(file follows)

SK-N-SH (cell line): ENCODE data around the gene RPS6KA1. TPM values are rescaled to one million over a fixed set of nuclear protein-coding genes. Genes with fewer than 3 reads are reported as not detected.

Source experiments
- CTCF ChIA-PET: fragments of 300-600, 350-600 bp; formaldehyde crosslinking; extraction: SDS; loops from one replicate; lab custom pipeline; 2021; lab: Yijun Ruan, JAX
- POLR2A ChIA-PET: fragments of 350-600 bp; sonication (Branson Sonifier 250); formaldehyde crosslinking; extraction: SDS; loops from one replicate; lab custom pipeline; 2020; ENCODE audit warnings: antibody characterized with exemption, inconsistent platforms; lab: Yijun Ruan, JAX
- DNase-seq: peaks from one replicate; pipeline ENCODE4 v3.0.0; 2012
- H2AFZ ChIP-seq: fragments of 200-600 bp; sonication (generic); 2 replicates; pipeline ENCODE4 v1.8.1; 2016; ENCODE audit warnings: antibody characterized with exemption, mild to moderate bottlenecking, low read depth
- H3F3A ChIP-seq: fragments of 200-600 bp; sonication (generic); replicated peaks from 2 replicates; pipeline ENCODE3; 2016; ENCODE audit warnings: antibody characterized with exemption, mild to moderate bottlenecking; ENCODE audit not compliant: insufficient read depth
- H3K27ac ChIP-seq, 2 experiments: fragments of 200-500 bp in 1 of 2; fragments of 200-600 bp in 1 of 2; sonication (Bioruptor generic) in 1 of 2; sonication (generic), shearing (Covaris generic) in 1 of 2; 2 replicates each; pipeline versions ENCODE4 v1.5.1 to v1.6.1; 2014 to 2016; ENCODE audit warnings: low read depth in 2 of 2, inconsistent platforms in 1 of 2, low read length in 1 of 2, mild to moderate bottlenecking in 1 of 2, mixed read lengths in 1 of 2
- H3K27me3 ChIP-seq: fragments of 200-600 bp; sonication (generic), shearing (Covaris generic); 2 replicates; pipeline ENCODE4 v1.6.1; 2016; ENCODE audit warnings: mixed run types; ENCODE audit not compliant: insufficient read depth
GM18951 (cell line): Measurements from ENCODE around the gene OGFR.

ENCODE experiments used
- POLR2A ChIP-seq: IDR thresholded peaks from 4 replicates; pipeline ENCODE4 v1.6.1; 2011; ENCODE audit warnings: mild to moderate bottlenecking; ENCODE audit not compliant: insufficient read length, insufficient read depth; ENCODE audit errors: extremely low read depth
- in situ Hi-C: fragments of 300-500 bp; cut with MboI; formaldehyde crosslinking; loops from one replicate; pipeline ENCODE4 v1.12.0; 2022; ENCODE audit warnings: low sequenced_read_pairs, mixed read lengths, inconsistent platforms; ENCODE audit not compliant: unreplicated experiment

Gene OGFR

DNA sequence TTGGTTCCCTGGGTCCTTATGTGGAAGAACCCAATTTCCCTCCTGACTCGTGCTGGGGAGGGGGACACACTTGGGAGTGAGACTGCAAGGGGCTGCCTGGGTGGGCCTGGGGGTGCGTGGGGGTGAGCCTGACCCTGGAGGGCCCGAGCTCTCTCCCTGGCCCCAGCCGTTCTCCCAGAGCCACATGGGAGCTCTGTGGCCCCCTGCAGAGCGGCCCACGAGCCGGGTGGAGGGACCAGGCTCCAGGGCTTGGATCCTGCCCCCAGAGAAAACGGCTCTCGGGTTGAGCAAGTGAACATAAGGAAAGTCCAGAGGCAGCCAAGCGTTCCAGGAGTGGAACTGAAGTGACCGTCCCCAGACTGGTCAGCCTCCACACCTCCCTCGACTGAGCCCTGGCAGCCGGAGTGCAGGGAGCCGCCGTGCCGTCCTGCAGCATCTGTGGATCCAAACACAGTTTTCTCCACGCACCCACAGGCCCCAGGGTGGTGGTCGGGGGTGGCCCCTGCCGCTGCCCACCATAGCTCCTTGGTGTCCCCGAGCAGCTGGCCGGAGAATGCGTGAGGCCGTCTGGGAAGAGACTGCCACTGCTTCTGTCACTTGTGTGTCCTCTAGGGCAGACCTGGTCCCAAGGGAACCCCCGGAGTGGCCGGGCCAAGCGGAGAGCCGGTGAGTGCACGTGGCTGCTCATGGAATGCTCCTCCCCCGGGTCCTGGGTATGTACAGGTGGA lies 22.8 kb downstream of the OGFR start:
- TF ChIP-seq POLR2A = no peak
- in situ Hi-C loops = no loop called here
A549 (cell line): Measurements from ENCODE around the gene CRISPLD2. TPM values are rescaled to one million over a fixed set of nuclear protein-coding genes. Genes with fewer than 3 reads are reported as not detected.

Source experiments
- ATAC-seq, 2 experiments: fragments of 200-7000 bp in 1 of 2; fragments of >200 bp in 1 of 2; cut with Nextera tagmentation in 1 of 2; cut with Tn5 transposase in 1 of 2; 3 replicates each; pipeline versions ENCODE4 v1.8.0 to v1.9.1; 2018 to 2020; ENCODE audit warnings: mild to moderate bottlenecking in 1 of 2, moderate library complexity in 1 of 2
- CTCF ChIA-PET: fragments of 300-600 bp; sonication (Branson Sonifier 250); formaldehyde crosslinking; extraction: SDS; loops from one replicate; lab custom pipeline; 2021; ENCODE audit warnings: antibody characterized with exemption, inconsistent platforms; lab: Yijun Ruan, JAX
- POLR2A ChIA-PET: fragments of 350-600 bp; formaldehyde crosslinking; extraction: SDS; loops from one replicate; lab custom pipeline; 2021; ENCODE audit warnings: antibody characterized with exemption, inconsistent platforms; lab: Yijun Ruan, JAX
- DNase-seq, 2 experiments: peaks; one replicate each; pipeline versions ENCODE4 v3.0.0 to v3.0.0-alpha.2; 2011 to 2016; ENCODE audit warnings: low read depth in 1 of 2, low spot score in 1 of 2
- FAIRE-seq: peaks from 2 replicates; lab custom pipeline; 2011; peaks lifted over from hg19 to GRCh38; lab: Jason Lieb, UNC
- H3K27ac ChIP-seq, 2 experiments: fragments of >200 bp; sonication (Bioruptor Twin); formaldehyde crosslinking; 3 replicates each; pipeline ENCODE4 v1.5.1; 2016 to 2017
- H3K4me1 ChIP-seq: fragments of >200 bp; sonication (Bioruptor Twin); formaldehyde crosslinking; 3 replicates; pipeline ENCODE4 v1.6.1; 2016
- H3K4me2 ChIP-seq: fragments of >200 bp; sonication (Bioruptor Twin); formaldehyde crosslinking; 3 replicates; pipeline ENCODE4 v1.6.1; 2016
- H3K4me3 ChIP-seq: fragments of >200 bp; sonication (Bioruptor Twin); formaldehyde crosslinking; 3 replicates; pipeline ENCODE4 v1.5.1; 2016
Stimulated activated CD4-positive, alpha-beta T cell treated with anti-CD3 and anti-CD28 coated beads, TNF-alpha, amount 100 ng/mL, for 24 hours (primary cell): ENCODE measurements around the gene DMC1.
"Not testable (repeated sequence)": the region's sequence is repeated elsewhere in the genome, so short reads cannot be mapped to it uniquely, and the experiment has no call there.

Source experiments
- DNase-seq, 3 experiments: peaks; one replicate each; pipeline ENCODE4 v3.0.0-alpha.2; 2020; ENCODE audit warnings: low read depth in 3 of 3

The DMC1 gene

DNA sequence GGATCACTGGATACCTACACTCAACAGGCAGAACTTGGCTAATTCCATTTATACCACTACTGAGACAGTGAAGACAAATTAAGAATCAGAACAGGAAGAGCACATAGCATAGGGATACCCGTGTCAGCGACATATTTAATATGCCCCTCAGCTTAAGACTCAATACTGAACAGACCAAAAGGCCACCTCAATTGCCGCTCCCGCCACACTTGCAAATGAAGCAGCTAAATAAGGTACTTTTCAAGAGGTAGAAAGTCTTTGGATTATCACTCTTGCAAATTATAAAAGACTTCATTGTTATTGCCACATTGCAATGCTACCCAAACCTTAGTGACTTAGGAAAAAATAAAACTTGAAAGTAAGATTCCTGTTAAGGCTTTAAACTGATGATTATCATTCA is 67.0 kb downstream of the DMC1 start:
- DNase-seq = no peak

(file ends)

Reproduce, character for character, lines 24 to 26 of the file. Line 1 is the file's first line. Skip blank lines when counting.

- FAIRE-seq: peaks from 2 replicates; lab custom pipeline; 2011; peaks lifted over from hg19 to GRCh38; lab: Jason Lieb, UNC
- H3K27ac ChIP-seq, 2 experiments: fragments of >200 bp; sonication (Bioruptor Twin); formaldehyde crosslinking; 3 replicates each; pipeline ENCODE4 v1.5.1; 2016 to 2017
- H3K4me1 ChIP-seq: fragments of >200 bp; sonication (Bioruptor Twin); formaldehyde crosslinking; 3 replicates; pipeline ENCODE4 v1.6.1; 2016